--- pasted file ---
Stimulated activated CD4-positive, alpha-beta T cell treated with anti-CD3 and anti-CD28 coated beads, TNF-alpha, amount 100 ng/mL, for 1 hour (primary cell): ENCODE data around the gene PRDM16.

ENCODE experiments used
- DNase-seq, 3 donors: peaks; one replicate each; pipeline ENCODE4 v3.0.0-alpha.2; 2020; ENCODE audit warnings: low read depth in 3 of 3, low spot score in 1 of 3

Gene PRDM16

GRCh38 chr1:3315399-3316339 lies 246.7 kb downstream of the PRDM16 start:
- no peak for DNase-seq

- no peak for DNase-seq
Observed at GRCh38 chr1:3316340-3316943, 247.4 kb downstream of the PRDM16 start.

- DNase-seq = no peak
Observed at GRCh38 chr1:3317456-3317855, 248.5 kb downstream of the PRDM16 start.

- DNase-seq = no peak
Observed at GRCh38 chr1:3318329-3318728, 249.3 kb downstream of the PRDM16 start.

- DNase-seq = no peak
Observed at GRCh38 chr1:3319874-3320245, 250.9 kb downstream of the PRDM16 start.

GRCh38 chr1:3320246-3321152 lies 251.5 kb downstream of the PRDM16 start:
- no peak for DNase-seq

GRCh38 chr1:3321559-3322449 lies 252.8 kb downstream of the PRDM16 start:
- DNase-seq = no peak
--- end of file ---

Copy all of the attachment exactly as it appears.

Stimulated activated CD4-positive, alpha-beta T cell treated with anti-CD3 and anti-CD28 coated beads, TNF-alpha, amount 100 ng/mL, for 1 hour (primary cell): ENCODE data around the gene PRDM16.

ENCODE experiments used
- DNase-seq, 3 donors: peaks; one replicate each; pipeline ENCODE4 v3.0.0-alpha.2; 2020; ENCODE audit warnings: low read depth in 3 of 3, low spot score in 1 of 3

Gene PRDM16

GRCh38 chr1:3315399-3316339 lies 246.7 kb downstream of the PRDM16 start:
- no peak for DNase-seq

- no peak for DNase-seq
Observed at GRCh38 chr1:3316340-3316943, 247.4 kb downstream of the PRDM16 start.

- DNase-seq = no peak
Observed at GRCh38 chr1:3317456-3317855, 248.5 kb downstream of the PRDM16 start.

- DNase-seq = no peak
Observed at GRCh38 chr1:3318329-3318728, 249.3 kb downstream of the PRDM16 start.

- DNase-seq = no peak
Observed at GRCh38 chr1:3319874-3320245, 250.9 kb downstream of the PRDM16 start.

GRCh38 chr1:3320246-3321152 lies 251.5 kb downstream of the PRDM16 start:
- no peak for DNase-seq

GRCh38 chr1:3321559-3322449 lies 252.8 kb downstream of the PRDM16 start:
- DNase-seq = no peak